The script kiddies continue to provide most of the action, making sweeps of the Internet looking for vulnerable systems. Mostly adolescents or men in their 20s, this group is largely a threat to (usually small) organizations that cannot afford a skilled staff to run their Internet site, and home users with high speed (cable modem or DSL) connections. The more experienced hackers are directing their efforts more at being the first to find and exploit Internet software flaws. One of the hot areas right now are wireless Internet systems. These have a number of known security flaws and provide entertainment for those skilled enough to slip into PCs on wireless networks.
The experienced hackers fall into two categories; the crooks and the thrill seekers. The criminal hackers are looking to make money, and they have many opportunities. Oddly enough, banks are not a favorite target. Financial institutions have the best network defenses and, perhaps more importantly, have a reputation for going after anyone who penetrates, or comes close to penetrating, their systems. A favorite new criminal angle is industrial espionage. This pays well, and provides more use stuff to be gotten out of a penetrated site. In the past, credit card information was the most valuable item sought. This could be quickly sold to gangs that would then quickly use the stolen credit card data before the card companies cancelled the accounts. This was pretty risk free for the hackers. Industrial espionage is another matter. Here you have to work with more vulnerable contacts and go after better defended sites. The credit card gangs were willing to let hackers remain pretty anonymous and, perhaps most importantly, were often based outside the United States. This made the credit card gangs harder to catch. Industrial espionage is usually done by U.S. firms against U.S. companies. The target companies have more lawyers, security people and friends in the FBI. The middlemen arranging the hacks try insulate themselves from illegal acts and are more willing to give up their hacker contacts if the FBI closes in.
The business and law enforcement is becoming more capable of going after and catching illegal hackers, which is making illegal hacking a more dangerous proposition. Expect to see more hackers caught and prosecuted in the future. Catching these guys is actually becoming easier because the "hacker underground" is more organized. There are regular (although hidden and password protected) hangouts for the black hat hacker elite. Moreover, the black hats are losing the one trait that made them useful. In the past, the bad guys would often pass around security flaws they found in Internet software. No more, especially since the software publishers increased the speed with which flaws were fixed. A few years ago, it might take months for a security flaw to be fixed. Now, most are fixed in days or weeks. So the black hats tend to keep flaws they have found to themselves, and then try to exploit the flaw before other find out and the problem is fixed.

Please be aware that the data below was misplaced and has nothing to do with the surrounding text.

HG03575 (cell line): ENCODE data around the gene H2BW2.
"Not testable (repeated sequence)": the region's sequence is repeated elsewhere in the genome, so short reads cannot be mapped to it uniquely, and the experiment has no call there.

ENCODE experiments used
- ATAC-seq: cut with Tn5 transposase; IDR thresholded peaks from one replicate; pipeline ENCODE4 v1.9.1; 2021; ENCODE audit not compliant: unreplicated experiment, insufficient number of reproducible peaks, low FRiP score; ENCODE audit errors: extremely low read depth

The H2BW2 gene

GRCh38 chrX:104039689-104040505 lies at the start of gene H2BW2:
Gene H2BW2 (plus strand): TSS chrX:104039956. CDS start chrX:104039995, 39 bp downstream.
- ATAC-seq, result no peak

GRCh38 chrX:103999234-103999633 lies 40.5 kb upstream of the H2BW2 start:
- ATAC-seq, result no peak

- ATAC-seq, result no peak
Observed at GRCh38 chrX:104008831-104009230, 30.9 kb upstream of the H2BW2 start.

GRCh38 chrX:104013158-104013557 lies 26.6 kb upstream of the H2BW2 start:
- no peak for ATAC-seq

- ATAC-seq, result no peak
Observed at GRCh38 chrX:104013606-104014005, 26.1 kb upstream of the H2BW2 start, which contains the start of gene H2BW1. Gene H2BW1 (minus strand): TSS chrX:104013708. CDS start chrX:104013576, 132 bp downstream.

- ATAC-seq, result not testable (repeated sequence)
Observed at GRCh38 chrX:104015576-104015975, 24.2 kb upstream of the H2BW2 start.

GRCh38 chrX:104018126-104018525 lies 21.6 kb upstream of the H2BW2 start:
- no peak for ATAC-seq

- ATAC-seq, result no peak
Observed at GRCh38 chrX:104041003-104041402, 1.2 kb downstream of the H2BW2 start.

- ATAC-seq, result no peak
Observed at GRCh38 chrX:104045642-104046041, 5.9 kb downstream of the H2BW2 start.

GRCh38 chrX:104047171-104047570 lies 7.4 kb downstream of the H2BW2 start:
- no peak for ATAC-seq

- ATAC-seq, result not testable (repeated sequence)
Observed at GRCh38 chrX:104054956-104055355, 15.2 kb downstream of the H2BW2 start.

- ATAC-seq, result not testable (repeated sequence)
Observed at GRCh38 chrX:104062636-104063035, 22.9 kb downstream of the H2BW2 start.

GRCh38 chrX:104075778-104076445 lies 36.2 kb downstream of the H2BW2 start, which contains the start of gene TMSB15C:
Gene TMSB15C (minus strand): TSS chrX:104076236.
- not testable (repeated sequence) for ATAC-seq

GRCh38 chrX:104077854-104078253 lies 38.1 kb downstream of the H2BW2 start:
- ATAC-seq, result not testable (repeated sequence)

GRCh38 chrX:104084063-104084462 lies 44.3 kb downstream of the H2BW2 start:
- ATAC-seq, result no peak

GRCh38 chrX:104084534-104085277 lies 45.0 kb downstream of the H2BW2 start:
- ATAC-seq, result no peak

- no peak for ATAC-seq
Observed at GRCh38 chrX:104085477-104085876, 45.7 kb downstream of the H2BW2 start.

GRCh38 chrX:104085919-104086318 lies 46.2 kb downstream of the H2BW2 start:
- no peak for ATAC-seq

Another vulnerability is the increased "can you top this" competition. This is how the pecking order is established among the black hats; who has pulled off the most impressive hacks. Find one big security flaw, exploit it and let the media run with it, and your reputation is made. But that also tends to get you on the FBI target list.
At the moment, the FBI is distracted with the war on terrorism. This, of course, is why the black hat hackers are staying away from military sites. But gradually, the hacker cops will move back to chasing civilian hackers. And because of the war on terror, the police have hired and trained more people who can go after Internet criminals. The heat is on Internet criminals long term, because the police have noted that these black hat hackers often don't care who they work for. Some would perform "industrial espionage" against governments for terrorist groups. This makes Internet crime a potential act of war. The results of this shift in attitude should be as interesting as it will be unpredictable.
One of the little known effects of the War on Terror is the impact on Internet hackers. While the amateur hackers (the "script kiddies") continue to attempt break ins at military web sites, many of the professional (or simply more skillful) hackers have stopped going after military sites. The reason is not patriotism, but fear. America considers itself at war and defenses at military web sites and computer installations has gone way up. Not only does this make it more likely that a hacker might get caught, but given the war fever, it's also likely that the penalties would be more severe than usual. But this is part of a trend that has been developing over the last few years. While always a popular target of hackers, most of the serious attacks on military networks increasingly tend to come from foreign governments, not skilled civilian hackers.